Aurelian hailed as restitutor patriae (CIL VI, 1112)

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Typology (Honorific / Funerary / etc.): 
Original Location/Place: 
Via Sacra, Roman Forum, Rome, Italy.
Actual Location (Collection/Museum): 
Unknown, now lost.
274 CE
Physical Characteristics: 
Marble (?)

CIL VI, 1112

This inscription – which is now lost and known only from manuscript copies – was set up on the Via Sacra in the Forum of Rome; it was set up by the prefect of the city to celebrate the emperor Aurelian’s successful ‘reunification’ of the Roman empire, bringing Palmyra and the so-called ‘Gallic-Empire’ back under Rome’s control, for which he celebrated a triumph in 274 CE. The inscription – which may originally have been on a statue base for an image of the emperor – was part of this celebration, and demonstrates the importance of Aurelian’s achievement in bringing lost territory back within the dominion of the empire.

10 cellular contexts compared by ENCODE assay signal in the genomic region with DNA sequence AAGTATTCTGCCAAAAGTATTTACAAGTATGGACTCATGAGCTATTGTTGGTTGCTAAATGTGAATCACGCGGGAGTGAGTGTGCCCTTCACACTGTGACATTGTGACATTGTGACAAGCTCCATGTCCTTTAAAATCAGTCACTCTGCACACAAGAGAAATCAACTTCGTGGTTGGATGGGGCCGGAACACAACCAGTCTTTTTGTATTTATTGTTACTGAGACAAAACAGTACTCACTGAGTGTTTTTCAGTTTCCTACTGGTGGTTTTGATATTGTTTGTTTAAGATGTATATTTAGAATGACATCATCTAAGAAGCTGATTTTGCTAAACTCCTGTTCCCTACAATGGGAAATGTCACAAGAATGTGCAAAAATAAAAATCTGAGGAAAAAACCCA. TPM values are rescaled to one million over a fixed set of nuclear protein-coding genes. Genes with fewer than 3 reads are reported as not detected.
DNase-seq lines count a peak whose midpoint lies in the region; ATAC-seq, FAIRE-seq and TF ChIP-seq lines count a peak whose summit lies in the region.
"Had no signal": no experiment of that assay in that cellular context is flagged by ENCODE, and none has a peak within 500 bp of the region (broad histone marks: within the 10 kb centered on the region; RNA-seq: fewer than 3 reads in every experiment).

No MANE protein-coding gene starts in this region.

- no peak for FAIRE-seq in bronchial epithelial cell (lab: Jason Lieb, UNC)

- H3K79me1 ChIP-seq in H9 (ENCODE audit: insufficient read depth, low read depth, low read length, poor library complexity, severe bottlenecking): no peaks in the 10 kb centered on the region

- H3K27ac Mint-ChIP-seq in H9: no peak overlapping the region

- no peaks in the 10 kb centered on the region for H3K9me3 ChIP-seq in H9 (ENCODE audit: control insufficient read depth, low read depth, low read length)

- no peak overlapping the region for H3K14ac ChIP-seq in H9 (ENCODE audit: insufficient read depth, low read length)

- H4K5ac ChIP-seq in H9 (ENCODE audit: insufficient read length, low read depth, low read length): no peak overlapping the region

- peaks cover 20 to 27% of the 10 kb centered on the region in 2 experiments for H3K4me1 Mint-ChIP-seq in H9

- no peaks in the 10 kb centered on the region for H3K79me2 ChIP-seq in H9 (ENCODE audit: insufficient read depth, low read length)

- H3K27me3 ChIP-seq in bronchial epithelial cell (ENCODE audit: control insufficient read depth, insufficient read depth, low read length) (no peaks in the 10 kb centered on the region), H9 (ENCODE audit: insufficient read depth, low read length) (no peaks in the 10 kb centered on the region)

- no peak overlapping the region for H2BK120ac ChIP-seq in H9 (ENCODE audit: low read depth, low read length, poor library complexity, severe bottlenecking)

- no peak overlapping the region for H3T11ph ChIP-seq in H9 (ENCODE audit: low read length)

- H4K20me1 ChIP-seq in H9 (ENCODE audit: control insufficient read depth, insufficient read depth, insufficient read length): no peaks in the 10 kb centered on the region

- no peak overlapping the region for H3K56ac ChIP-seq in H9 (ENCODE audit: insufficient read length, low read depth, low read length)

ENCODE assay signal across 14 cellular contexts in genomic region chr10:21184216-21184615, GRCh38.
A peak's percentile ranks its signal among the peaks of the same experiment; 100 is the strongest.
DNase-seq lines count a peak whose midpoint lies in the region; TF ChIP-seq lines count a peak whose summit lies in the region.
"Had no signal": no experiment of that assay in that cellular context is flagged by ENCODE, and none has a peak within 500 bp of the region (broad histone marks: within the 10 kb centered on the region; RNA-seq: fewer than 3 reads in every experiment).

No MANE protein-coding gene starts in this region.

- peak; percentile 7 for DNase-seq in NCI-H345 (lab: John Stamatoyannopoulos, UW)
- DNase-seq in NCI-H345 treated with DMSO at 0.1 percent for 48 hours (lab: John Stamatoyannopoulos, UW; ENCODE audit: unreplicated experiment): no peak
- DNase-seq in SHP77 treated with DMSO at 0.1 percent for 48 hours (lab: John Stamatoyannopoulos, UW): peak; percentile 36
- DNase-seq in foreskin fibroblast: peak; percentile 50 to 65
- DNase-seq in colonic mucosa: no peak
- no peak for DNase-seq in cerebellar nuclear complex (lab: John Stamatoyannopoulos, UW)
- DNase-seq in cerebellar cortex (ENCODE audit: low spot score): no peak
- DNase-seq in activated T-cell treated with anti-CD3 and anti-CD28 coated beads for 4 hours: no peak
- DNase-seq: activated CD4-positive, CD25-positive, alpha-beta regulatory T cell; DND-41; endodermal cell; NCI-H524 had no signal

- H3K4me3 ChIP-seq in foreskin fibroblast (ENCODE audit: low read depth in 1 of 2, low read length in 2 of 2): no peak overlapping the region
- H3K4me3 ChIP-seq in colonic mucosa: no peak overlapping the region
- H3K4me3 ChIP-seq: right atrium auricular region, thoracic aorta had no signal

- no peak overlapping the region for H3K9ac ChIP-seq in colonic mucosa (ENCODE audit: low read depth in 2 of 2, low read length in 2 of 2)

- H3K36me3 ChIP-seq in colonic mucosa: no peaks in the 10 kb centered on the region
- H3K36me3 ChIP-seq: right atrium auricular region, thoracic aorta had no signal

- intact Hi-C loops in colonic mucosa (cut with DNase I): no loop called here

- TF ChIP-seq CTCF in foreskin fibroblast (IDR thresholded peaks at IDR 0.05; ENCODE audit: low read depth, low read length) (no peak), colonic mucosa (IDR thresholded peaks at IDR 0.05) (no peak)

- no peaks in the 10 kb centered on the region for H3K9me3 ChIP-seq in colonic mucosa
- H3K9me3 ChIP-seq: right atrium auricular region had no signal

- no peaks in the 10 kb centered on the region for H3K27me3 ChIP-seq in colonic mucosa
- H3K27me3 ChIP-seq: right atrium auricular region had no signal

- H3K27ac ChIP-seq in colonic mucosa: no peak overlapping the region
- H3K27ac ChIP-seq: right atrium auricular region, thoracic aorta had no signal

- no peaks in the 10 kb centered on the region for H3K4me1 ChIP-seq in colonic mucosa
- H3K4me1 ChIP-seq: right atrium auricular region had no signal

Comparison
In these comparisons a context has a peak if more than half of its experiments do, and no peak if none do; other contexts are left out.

Aurelian had come to power in 270 CE; little is known of his cursus honorum before this date, other than that he had had a successful military career and was engaged in a campaign against the Jugunthi and Vandals when the emperor Claudius II Gothicus died. Already one of the most important military officers in Claudius’s entourage, Aurelian was proclaimed emperor by the troops, although the exact circumstances – including the date – that led to his accession remain as unclear as the earlier details of his life (see Southern, The Roman Empire from Severus to Constantine, p. 110-114; Watson, Aurelian and the Third Century, p. 1-10; the career recorded in the Historia Augusta, Life of Aurelian 5-15 has been dismissed as fictitious). Having concluded his campaign with the Jugunthi and Vandals in Raetia and established a temporary peace, he left for Rome, managing en route to put down the rival claims and usurpations of Septiminus, Domitianus and Urbanus, meaning that any challenge to his rule had potentially been identified and eradicated by the time he arrived in the capital in 271 CE (Southern, The Roman Empire from Severus to Constantine, p. 112-113). Subsequent uprisings of the northern tribes, including the Alamanni, led to further military incursions in the same year, including the invasion of Milan by the Jugunthi, but Aurelian was able to conclude this at least temporarily, and focus on Rome’s greatest areas of weakness, namely the loss of Palmyra and the provinces that now formed the ‘Gallic’ Empire; the restoration of these regions to Roman control was to prove his greatest achievement, and the foundation upon which the Tetrarchy were later able to base their own consolidation of the empire.